REDSTONE ARSENAL, Ala. -- Army aviation safety and readiness were the focus of a round table discussion Aug. 27 between Redstone Arsenal aviation leaders and members of a national commission charged with reviewing the effects of 17 years of war on the nation's military aviation fleet.

Members of the National Commission on Military Aviation Safety participated in the discussion, which took place at Army Materiel Command headquarters and included a safety briefing by Aviation and Missile Command leaders. The two-day fact-gathering visit also included in-depth focus group discussions with leaders at AMCOM, the Futures Command's Combat Capabilities Development Command Aviation Engineering Directorate and the Program Executive Office for Aviation.

"We have a pretty good history of Army aviation right here at Redstone Arsenal," Lt. Gen. Ed Daly, deputy commanding general of Army Materiel Command and senior commander of Redstone Arsenal, told the commission members.

"AMC is focused on logistics and materiel readiness. The uniqueness that you will see here is that AMCOM belongs to the AMC enterprise, but works in partnership with the Futures Command's CCDC and the PEO for Aviation, and that is part of the Office of the Assistant Secretary of the Army for Acquisition, Logistics and Technology. In terms of setting the context, we have three organizational structures here that support Army aviation. At AMC we can't do it alone. Obviously, we do a piece of it but all Army commands are inextricably linked in support of Army aviation."

During an overview of AMCOM's aviation safety program, the command's Deputy to the Commanding General Bill Marriott emphasized the progress AMCOM has had in increasing readiness rates while also improving safety of the Army aviation fleet.

"Many of us in this room are aviators and safety is paramount," Marriott said. "AMCOM is building partner capacity to ensure safety requirements are met and our commanding general, Maj. Gen. Todd Royar, holds the air worthiness authority for the Army. Our structure is designed to ensure unity of command, safety and readiness.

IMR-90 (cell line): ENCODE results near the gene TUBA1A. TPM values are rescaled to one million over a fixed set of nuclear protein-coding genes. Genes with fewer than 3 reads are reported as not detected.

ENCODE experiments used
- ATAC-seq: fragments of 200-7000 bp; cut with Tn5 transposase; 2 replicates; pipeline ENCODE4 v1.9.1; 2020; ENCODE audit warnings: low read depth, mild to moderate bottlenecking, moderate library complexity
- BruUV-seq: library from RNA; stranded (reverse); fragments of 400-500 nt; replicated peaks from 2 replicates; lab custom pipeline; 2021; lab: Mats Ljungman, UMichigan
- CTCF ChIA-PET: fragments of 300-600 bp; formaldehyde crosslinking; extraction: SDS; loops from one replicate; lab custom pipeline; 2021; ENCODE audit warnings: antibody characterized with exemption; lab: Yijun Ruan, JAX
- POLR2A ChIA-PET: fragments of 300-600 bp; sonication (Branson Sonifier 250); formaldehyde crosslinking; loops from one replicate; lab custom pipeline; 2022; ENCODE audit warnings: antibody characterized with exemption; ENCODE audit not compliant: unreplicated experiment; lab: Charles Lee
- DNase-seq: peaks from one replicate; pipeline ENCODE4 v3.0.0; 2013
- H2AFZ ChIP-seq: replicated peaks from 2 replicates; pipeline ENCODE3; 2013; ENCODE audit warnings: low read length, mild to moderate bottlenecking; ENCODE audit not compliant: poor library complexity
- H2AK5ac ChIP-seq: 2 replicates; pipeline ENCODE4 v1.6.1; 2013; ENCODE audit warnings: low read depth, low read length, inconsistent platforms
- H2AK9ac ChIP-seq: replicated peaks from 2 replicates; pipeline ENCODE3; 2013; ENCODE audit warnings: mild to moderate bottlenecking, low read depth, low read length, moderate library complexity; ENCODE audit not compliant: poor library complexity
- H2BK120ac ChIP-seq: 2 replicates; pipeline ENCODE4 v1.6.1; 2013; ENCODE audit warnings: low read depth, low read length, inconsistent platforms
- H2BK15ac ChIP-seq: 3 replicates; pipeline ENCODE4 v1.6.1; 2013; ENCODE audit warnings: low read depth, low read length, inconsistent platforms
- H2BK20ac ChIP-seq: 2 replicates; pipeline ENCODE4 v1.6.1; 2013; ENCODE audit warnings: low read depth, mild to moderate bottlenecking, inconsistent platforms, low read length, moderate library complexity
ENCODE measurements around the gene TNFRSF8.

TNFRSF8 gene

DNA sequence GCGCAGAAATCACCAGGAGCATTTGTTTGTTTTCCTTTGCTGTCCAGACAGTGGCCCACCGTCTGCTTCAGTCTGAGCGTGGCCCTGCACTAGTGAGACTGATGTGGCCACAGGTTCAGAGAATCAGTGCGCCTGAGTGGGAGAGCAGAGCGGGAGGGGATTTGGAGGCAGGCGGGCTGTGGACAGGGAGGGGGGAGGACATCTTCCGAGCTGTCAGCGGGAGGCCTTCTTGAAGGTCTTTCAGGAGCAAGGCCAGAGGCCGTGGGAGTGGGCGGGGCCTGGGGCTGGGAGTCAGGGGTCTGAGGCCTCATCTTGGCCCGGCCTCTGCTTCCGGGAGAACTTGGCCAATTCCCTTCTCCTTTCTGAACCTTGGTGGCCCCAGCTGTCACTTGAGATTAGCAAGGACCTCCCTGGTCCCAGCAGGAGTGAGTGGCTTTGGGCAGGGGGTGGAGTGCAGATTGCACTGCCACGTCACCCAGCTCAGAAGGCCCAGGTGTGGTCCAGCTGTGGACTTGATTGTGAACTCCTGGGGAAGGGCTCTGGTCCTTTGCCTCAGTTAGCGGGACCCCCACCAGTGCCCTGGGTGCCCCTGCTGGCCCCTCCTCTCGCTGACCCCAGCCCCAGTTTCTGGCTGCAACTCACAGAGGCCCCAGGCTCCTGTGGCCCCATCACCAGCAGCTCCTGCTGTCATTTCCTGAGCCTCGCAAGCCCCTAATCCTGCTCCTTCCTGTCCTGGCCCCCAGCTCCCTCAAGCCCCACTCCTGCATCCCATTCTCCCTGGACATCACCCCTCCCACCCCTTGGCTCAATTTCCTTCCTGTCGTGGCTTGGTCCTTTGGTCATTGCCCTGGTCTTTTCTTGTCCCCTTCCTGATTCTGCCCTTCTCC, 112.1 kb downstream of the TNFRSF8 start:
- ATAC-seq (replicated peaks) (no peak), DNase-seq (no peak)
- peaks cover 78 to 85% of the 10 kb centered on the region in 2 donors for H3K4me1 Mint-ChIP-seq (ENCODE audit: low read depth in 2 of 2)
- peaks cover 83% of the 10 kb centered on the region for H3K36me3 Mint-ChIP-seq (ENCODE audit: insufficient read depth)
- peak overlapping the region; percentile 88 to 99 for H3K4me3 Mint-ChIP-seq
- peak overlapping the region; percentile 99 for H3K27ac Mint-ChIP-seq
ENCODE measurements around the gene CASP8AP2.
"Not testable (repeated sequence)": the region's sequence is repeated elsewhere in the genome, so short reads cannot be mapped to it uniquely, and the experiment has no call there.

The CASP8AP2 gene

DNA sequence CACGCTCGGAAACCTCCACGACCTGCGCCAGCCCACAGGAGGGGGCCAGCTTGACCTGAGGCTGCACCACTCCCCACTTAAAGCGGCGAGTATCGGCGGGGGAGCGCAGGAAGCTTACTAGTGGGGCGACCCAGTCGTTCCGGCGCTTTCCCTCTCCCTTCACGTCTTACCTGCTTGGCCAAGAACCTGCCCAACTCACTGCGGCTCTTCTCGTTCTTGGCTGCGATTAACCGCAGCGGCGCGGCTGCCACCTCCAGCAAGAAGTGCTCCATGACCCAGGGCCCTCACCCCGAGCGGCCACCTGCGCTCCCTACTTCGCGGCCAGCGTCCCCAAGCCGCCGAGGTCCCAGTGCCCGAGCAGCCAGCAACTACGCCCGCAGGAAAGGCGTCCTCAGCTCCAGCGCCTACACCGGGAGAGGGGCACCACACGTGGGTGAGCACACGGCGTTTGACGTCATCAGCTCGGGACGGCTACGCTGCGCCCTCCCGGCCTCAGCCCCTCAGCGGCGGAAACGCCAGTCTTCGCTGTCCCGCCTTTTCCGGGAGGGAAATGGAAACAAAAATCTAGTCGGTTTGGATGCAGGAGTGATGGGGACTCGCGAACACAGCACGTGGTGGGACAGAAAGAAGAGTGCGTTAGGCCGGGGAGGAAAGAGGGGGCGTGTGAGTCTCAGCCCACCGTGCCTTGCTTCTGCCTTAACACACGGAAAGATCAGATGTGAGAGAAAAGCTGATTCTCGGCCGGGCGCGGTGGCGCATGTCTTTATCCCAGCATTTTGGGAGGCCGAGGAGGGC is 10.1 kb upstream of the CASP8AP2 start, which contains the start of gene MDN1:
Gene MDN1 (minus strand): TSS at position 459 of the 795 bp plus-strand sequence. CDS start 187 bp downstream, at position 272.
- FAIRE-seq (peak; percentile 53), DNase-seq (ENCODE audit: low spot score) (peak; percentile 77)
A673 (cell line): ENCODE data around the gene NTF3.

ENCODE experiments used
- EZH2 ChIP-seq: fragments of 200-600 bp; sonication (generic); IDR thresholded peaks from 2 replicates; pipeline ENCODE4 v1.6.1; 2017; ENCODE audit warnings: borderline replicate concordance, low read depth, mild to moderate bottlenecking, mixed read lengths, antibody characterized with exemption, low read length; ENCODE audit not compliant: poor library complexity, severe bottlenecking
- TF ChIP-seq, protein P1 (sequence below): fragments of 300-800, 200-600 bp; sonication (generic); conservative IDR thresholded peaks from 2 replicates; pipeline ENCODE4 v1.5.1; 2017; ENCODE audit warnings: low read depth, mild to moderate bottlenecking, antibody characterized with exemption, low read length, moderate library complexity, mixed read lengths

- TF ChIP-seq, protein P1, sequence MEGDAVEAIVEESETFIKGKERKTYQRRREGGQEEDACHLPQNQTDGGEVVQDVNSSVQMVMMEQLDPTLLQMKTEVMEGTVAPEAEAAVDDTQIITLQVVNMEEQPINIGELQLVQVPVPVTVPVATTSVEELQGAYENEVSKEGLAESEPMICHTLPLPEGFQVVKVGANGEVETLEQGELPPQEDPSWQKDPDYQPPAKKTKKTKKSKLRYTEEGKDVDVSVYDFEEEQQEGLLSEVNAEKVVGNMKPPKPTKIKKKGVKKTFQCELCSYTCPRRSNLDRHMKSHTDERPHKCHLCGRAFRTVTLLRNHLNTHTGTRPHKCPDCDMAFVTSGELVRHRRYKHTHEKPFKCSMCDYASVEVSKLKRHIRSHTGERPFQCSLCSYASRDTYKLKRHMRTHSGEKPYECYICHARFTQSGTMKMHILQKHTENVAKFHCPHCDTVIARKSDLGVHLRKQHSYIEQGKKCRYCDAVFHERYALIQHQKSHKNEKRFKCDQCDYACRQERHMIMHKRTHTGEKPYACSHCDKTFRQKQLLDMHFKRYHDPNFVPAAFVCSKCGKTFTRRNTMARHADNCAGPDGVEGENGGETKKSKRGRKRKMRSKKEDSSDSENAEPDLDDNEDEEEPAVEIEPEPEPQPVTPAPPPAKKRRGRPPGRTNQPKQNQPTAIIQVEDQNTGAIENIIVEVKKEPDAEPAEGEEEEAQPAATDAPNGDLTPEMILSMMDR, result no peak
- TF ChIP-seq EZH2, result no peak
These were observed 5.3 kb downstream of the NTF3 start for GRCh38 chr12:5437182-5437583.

"We've done an incredible job when it comes to operational readiness and safety. This month, Apache and Black Hawk are above 75% in readiness and Chinook is at 74%. We are very proud of what we have done to get readiness rates where they are, but we are striving for 85%."
Those rates have been met despite Army aviators flying helicopters in two theaters, where the enemy poses a threat every day. Daly said AMCOM has been able to increase readiness while also mitigating risk.

"We are achieving strategic depth because of AMCOM's supply chain management and the great work of the enterprise," Daly said. "It's about being able to not just meet demands of today, but to be able to surge to meet demands if we go to war tonight."

The NCMAS commissioners -- including former Secretary of the Army Pete Geren, commission vice chair Richard Healing, retired Air Force Gen. Ray Johns and retired Air Force Col. and flight surgeon Dr. Peter Mapes -- continued information gathering during focus group sessions Aug. 28 at AMCOM and the PEO-Aviation headquarters at Redstone Arsenal. These sessions allowed them to discuss further what it takes to develop and maintain Army aviation assets and how to ensure Army aviators fly the safest aircraft possible.

"We all have the same goal," said Royar during the AMCOM focus group. "We want the most capable aircraft that we can operate safely."